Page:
Georgia's partner in democracy: US
Washington gave more than $1 billion over the past decade to build a multiparty system
From Paris to Pakistan, Americans have grown used to television footage of American flags going up in flames or being trampled under foot by angry crowds.Skip to next paragraph
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But in Georgia, a handful of American flags have been held high among the sea of opposition banners that protesters used to usher in their revolution - waved in gratitude for Washington's role in facilitating democratic change here.
"We are so grateful to the US and European Union, our friends that have supported us," says Giorgi Baramidze, a chief strategist of interim President Nino Burjanadze. "We can now teach our children how to defend democracy, using Georgia's 'Rose Revolution' as the example."
Senior US officials pushed diplomatic buttons before and throughout the crisis - in concert with Russia and others - making clear to all sides the dangers of a forceful crackdown or street violence. But untidy as the opposition's seizure of power has been, analysts say that billions in Western aid - and steady prodemocracy brow-beating - proved a key to regime change, one achieved without a shot being fired.
"The US government has gone to great lengths to back a [democratic] process and institutions, and to be very careful - amid big pressure from both sides - not to back certain individuals," says Mark Mullen, head of the Georgia office of the National Democratic Institute (NDI), funded by the US government, which has engaged in democracy training here since the mid-1990s.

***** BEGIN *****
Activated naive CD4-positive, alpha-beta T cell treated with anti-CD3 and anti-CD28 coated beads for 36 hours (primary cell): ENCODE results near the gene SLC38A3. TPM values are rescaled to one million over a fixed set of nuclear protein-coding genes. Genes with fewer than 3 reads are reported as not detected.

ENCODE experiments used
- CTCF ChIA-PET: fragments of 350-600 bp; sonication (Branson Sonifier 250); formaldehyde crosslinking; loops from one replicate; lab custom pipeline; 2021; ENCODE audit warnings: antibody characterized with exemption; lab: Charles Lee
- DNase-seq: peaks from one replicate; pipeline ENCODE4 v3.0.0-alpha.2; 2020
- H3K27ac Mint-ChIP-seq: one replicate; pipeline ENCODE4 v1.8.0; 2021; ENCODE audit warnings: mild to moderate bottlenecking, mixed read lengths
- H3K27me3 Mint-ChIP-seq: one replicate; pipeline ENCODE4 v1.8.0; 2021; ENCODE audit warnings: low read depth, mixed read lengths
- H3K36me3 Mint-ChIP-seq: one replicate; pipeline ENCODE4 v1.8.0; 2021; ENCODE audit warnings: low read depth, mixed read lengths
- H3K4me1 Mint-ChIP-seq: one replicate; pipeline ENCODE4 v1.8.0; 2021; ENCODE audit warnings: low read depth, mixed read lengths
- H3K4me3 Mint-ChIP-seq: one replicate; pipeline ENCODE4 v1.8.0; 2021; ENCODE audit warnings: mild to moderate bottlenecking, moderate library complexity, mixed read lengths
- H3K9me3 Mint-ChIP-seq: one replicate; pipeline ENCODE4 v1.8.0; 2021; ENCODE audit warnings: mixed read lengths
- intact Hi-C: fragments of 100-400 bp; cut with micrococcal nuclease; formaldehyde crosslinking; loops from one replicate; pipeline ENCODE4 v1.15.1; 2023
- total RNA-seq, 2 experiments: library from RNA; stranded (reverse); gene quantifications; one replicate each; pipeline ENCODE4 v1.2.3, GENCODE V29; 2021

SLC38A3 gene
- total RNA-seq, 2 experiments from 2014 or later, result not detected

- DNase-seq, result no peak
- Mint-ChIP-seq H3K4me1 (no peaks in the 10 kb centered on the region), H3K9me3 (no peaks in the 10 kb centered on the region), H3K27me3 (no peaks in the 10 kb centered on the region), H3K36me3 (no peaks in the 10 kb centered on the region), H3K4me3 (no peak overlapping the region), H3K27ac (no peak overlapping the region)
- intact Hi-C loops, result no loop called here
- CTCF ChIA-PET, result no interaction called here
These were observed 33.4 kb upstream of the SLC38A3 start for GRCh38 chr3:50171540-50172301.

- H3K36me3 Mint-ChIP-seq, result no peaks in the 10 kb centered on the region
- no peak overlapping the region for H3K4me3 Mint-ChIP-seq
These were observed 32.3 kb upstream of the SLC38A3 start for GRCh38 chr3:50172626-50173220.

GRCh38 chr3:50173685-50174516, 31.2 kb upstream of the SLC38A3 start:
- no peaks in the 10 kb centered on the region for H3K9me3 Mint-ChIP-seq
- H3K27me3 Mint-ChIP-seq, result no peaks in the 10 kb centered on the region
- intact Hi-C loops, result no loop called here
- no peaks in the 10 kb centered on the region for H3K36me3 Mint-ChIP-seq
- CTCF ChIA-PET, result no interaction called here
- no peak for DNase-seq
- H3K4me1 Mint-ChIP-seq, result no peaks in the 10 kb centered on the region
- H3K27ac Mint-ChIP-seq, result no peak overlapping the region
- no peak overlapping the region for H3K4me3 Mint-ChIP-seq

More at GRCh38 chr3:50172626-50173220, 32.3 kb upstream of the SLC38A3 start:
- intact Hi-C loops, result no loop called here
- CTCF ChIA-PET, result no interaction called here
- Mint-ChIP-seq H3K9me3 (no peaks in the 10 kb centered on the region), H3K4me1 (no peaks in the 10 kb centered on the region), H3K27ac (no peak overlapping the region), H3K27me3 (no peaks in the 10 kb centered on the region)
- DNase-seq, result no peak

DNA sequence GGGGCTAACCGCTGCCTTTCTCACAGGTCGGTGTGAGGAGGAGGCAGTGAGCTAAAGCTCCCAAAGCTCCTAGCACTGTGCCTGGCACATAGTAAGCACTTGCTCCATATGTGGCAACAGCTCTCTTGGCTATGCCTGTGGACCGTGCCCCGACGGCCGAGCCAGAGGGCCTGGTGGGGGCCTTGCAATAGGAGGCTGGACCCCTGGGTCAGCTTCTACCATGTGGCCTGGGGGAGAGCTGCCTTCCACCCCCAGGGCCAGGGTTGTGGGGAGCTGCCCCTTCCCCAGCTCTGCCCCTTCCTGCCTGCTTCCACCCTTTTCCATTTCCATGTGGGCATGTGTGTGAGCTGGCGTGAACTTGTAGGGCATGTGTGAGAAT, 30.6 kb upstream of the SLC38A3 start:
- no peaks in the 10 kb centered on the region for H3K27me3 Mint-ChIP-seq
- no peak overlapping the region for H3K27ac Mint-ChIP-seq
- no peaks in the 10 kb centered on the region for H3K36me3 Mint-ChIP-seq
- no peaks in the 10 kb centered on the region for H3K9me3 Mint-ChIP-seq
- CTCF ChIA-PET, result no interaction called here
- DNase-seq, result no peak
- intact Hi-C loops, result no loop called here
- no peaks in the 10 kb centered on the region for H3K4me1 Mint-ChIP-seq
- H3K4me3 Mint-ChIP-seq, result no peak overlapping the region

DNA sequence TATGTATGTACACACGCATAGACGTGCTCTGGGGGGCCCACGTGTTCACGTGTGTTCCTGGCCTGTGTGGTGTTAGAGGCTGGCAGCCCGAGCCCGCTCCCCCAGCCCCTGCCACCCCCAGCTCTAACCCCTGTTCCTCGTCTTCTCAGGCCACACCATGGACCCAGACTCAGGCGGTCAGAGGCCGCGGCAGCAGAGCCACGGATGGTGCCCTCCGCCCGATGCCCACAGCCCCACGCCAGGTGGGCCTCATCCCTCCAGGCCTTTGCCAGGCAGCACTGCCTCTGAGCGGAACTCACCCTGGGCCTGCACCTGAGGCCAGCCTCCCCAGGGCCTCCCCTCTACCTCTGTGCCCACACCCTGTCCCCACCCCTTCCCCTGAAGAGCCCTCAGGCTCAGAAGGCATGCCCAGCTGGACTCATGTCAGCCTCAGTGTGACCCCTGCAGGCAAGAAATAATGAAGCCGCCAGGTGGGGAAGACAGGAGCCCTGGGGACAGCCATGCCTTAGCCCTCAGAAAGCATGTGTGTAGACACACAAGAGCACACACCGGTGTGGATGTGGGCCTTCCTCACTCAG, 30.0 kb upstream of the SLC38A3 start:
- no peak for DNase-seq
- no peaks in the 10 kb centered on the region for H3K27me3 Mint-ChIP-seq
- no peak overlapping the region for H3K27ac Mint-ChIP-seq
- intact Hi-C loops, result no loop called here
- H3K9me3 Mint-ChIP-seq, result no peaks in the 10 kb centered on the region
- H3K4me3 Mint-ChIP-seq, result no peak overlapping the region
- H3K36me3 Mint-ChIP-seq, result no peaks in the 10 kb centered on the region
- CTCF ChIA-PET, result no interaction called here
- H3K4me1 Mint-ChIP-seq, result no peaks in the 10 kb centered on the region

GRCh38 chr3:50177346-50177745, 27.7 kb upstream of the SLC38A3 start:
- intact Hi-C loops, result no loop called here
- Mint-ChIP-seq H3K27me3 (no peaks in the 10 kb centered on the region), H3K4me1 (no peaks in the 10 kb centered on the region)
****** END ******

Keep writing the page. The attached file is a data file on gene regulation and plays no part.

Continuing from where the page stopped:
"In the end, this was done by Georgians - it was not done by Americans - and that is vital to everything," says Mr. Mullen, who has spent more than six years in Georgia. "We worked closely with all parties, and did enormous training with the president's party. But the reality is, most of them were not as enthusiastic."
Washington committed $2.4 million to help conduct Georgia's Nov. 2 election. But widespread fraud sparked the street protests that led to the storming of parliament on Saturday. It was part of a 10-year investment of $1.3 billion aimed at helping Georgia create a civil society.
Unlike pro-government parties, the opposition lapped up lessons in working together, using the media to spread its message, making a parallel vote tabulation - to provide credible "real" election results, to counter the falsified official returns - and in raising expectations of a free and fair vote.
NDI and other Western-funded groups also taught lessons from case studies - from the US civil rights movement to the revolutions of East Europe that caused the Soviet Union to collapse to the example of the overthrow of Slobodan Milosevic in Belgrade in 2000.
One result, says a Georgian observer who asked not to be named, is that "in many minds, the new leadership is equal to the USA." And indeed, some draw parallels to the long-term, targeted support that Washington gave to Yugoslav opposition parties, to unite and strengthen them enough to topple Mr. Milosevic, who Wednesday is defending himself at the war crimes tribunal in The Hague.
But a Western diplomat familiar with both cases says the Georgian example is one of "generic" democracy building, that did not aim to unseat Shevardnadze - a former Soviet foreign minister widely respected in the West for guiding the peaceful collapse of the Soviet Union.
Still, protesters in Tbilisi drew some inspiration from the burning of parliament in Belgrade. The same clenched fist symbol used by Yugoslavia's Otpor student movement was evident on some banners, along with the order "Gotov Je!" which means in Serbian, "Get out!"